The title, "Through a Glass Darkly", comes from 1 Corinthians 13:12:  “For now we see through a glass, darkly; but then face to face: now I know in part; but then shall I know even as also I am known.”  This is the King James interpretation but new versions usually refer to a mirror rather than glass. The Swedish Bible of 1917 also referred to a mirror rather than transparent glass. The mirrors of the ancients were polished metal so images were seen darkly and imperfectly.  Apparently, Bergman’s title is read literally as “mirror” so a distorted reflection is likely what he had in mind.

So what does this mean, exactly? That  the reflection of God is much darker than the actuality of God? That our own self-reflection is much darker than the reality of our being? Maybe both? Does Karin see God, or a reflection of her own insanity? Karin waits with great anticipation her meeting with God, but all that comes through the door is a stony faced spider that tries to penetrate her. She looked into God’s eyes and they were cool and calm. When she wouldn’t allow God to penetrate her, God crawled up her chest and face and back onto the wall.  So what does that mean?? Some people think the spider represents an incestual relationship between Karin and her father. Could be.  But, Bergman said the spider represented “a question of the total dissolution of all notions of an otherworldly salvation.”

Karin has been waiting for the appearance of God with great anticipation.  What is it she expects to get from this encounter if not some sort of salvation? Karin represents the play between two worlds: the world of reality and the world of illusion. From an existential perspective, the religious desire for another world is delusional. We live in this world and to place the focus of life on some future, more perfect existence, is to negate life. It’s a sort of insanity.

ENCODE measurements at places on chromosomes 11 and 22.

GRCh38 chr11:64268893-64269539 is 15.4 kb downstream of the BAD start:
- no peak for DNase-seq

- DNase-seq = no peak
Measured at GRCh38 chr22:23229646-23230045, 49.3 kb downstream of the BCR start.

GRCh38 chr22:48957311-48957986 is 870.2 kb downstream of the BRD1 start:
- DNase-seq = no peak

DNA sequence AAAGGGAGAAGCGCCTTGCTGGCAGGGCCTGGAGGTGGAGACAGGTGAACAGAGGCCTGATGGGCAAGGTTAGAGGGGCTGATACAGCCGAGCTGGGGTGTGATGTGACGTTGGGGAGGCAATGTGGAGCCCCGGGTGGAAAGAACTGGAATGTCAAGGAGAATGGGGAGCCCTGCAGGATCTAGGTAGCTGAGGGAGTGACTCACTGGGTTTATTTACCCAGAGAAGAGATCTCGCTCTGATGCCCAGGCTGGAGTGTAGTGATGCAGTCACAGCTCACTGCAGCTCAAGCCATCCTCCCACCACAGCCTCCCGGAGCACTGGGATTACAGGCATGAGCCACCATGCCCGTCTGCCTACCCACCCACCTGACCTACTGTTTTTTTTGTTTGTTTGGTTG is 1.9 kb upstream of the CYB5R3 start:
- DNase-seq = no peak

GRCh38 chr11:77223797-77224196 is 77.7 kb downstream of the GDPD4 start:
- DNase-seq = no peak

Karin decides she can’t possibly live in two worlds so chooses the world of insanity over the world of reality.  Nothing can save her from her descent. There is no hope for her at all. At the end of the film, she puts on sunglasses, perhaps symboliing the rejection of light? Karin has made the descent into nihilism – she’s rejected the reality of this world in favor of the illusion.

I have a theory on the spider that may or may not make sense. I’ll just put it out there.

I’ve written repeatedly about Nietzsche’s warning that we have been a slave to our idea of an abstract God for thousands of years and now that we finally realize it, we should not allow ourselves to become slaves to reason.   Perhaps the stony faced, cool and calm spider represents God as reason? Karin refuses to be penetrated by reason and so she descends into insanity.  It’s a negative transcendence rather than a mystical, spiritual one. The mystical transcendence of reason is not about letting go of our reason or rejecting reason or getting rid of it.  It’s simply about keeping it in perspective and not allowing ourselves to be slaves to it.  If we do, we become like David and one day find ourselves attempting to drive our car off a cliff because that’s the rational response to an absurd world.

I’d love to know how Bergman came up with the idea of using a spider as God. In Jonathon Edwards Sinners in the Hands of an Angry God, there is reference to a spider – we are hanging over the fires of Hell by the thin strand of a spider’s web and God can cut the web at any moment. I always imagined it was a spider that would cut the strand.   But the God Karin sees isn’t angry so I guess that doesn’t really fit.  In Crime and Punishment, Raskonikov says he doesn’t believe in a future life and Svridigailov replies, “And what if there are only spiders there, or something of that sort… We always imagine eternity as something beyond our conception, something vast. Vast!  But why must it be vast?  Instead of all that, what if it’s one little room, like a bathhouse in the country, black and grimy and spiders in every corner and that’s all eternity is?  I sometimes imagine it like that.” That doesn’t really fit, either.  In Norse mythology, the spider sometimes refers to Loki, a trickster God.  Ananse in African folklore is also a spider-god and a trickster god.  Athena was associated with the spider because she turned the mortal weaver, Arachne into a spider for having the hubris to think herself better than the gods. But that doesn’t really fit, either.